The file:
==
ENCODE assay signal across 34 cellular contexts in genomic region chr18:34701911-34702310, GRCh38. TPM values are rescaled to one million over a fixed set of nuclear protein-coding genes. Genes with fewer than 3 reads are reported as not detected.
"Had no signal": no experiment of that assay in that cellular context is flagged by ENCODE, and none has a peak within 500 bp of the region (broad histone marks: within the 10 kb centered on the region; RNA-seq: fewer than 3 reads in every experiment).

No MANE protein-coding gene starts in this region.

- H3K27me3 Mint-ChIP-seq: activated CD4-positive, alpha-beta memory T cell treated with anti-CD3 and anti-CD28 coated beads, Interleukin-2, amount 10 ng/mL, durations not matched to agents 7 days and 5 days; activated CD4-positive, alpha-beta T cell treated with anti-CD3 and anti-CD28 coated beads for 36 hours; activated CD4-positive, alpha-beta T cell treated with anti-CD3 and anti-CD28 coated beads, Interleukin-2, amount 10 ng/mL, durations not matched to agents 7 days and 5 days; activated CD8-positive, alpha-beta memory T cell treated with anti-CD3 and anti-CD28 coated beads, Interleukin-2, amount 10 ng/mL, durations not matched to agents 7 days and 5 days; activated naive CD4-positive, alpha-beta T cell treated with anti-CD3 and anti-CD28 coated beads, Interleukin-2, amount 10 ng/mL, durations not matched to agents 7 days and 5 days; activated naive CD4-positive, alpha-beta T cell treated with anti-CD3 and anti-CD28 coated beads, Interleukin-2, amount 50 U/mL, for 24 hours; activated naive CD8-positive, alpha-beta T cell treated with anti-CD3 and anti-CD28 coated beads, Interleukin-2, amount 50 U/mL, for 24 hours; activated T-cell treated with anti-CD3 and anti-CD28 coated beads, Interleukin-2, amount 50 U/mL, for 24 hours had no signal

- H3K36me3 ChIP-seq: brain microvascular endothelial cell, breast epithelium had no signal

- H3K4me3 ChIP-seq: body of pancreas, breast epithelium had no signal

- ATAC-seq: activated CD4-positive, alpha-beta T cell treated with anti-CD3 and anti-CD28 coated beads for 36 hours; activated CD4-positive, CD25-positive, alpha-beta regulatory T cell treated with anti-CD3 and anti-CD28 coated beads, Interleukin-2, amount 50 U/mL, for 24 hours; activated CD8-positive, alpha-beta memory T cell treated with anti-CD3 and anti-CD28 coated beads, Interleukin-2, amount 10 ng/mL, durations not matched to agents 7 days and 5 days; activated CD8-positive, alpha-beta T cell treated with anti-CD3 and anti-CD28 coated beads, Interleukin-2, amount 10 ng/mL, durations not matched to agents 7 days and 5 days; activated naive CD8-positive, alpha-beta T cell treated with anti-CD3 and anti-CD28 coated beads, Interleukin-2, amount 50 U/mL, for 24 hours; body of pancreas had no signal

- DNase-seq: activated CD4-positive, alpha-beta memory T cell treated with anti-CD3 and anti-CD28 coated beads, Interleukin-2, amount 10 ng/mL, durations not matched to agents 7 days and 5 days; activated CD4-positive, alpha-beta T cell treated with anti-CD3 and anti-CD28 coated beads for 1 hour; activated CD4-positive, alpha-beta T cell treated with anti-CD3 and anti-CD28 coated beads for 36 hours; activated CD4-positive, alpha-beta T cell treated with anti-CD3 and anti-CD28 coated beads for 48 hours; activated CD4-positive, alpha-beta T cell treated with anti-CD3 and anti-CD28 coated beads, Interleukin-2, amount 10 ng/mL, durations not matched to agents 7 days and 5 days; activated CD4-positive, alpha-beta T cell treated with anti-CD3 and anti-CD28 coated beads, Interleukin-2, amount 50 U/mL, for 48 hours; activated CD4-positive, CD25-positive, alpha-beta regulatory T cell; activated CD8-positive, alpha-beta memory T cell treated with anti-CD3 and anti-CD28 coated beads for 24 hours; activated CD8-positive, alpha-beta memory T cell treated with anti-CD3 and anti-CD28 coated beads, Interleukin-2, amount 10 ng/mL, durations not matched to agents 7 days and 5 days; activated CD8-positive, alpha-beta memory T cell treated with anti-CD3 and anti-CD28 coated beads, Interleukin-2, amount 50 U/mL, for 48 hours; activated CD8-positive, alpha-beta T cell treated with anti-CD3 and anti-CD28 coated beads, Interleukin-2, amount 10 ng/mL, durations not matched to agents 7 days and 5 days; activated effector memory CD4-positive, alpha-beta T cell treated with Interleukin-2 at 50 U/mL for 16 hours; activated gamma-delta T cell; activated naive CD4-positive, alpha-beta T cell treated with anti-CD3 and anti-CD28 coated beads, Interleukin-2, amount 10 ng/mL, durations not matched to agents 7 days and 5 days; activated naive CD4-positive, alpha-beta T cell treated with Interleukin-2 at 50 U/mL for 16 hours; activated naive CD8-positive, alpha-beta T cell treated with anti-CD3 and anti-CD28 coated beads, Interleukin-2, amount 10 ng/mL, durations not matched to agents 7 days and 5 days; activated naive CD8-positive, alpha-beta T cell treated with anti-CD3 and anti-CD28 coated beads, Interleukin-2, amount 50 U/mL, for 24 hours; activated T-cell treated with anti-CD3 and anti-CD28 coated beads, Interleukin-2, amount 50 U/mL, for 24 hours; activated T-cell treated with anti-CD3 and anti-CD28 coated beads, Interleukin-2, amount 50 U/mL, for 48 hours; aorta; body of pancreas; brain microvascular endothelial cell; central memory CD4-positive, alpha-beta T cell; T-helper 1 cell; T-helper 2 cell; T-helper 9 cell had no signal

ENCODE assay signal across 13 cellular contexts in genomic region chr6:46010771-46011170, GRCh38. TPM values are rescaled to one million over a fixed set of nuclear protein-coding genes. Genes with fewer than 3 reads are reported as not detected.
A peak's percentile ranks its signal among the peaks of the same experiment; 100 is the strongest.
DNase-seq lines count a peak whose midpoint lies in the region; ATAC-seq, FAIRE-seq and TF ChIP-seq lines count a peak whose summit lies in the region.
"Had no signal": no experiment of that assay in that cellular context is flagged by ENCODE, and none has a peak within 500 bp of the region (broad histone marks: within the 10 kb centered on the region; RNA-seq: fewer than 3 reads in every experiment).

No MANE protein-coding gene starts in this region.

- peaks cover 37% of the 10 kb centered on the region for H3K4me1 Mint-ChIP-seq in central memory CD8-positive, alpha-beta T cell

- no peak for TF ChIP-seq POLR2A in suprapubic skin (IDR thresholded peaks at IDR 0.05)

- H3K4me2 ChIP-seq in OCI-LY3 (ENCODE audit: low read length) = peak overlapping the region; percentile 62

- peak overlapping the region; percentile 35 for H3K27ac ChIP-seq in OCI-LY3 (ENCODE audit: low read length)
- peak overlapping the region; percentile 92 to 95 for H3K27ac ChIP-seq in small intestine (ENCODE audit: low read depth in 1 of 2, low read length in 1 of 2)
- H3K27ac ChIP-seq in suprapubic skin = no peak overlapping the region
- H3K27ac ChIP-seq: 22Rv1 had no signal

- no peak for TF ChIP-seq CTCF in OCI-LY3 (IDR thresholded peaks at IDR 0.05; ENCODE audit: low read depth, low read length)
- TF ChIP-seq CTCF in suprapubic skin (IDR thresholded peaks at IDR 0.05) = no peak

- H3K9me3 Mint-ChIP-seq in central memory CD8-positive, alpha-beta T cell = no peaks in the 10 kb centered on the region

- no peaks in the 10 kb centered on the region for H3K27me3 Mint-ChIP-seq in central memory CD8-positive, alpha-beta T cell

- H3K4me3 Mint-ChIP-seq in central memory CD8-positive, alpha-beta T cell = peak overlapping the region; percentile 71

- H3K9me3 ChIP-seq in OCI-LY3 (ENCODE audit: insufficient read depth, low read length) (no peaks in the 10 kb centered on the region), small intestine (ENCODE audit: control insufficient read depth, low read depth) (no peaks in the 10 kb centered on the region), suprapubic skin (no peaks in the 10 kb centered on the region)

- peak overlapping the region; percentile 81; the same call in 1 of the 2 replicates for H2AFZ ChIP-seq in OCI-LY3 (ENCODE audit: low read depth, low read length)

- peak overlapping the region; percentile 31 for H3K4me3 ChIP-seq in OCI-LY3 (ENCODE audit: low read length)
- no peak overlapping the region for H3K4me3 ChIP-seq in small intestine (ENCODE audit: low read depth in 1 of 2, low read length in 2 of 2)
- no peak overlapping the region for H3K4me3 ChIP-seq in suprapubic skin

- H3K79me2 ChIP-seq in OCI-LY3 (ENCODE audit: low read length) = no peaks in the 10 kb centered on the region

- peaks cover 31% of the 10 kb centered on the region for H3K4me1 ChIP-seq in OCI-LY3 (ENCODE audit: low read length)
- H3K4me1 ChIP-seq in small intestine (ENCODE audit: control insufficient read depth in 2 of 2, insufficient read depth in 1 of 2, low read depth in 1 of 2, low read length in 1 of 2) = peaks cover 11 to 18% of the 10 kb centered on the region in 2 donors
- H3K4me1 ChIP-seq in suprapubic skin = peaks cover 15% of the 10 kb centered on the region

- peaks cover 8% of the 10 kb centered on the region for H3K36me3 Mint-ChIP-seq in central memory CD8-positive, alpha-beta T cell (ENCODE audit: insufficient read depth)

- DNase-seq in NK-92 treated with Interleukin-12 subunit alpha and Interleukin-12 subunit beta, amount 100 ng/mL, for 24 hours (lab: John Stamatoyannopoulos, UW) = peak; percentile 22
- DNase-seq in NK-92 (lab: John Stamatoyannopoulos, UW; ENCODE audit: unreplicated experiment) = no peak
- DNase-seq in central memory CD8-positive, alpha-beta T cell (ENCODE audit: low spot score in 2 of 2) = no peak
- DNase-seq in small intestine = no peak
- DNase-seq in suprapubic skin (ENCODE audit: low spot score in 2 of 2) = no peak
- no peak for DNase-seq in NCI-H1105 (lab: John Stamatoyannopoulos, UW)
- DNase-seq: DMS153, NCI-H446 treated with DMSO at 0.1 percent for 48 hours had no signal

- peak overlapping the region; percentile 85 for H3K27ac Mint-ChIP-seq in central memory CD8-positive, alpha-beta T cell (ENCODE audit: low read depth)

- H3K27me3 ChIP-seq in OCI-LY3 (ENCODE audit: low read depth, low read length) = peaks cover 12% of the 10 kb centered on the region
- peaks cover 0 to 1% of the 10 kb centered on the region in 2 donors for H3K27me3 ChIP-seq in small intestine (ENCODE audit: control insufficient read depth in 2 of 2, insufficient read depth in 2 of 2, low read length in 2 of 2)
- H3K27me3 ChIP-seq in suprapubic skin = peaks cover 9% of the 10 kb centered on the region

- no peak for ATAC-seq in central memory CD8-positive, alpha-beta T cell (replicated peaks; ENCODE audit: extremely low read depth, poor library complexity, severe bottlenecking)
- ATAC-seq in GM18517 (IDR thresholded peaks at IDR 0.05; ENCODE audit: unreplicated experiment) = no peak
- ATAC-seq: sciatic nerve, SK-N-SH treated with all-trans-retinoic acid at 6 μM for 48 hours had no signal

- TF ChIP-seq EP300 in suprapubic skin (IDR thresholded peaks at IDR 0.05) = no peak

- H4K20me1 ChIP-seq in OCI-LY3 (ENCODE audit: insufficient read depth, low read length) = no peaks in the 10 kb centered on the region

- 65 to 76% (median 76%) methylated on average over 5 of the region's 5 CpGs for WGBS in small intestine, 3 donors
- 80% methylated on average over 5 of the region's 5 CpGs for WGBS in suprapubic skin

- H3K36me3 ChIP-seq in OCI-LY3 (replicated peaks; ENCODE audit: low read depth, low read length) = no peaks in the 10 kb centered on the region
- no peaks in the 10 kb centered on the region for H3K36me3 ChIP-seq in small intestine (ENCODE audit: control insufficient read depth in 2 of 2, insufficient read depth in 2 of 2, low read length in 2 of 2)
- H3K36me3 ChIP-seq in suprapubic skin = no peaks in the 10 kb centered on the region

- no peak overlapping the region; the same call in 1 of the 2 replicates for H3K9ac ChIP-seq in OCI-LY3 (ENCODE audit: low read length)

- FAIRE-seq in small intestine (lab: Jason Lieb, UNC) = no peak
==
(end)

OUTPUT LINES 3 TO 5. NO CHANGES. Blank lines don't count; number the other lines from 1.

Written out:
No MANE protein-coding gene starts in this region.

- H3K27me3 Mint-ChIP-seq: activated CD4-positive, alpha-beta memory T cell treated with anti-CD3 and anti-CD28 coated beads, Interleukin-2, amount 10 ng/mL, durations not matched to agents 7 days and 5 days; activated CD4-positive, alpha-beta T cell treated with anti-CD3 and anti-CD28 coated beads for 36 hours; activated CD4-positive, alpha-beta T cell treated with anti-CD3 and anti-CD28 coated beads, Interleukin-2, amount 10 ng/mL, durations not matched to agents 7 days and 5 days; activated CD8-positive, alpha-beta memory T cell treated with anti-CD3 and anti-CD28 coated beads, Interleukin-2, amount 10 ng/mL, durations not matched to agents 7 days and 5 days; activated naive CD4-positive, alpha-beta T cell treated with anti-CD3 and anti-CD28 coated beads, Interleukin-2, amount 10 ng/mL, durations not matched to agents 7 days and 5 days; activated naive CD4-positive, alpha-beta T cell treated with anti-CD3 and anti-CD28 coated beads, Interleukin-2, amount 50 U/mL, for 24 hours; activated naive CD8-positive, alpha-beta T cell treated with anti-CD3 and anti-CD28 coated beads, Interleukin-2, amount 50 U/mL, for 24 hours; activated T-cell treated with anti-CD3 and anti-CD28 coated beads, Interleukin-2, amount 50 U/mL, for 24 hours had no signal

- H3K36me3 ChIP-seq: brain microvascular endothelial cell, breast epithelium had no signal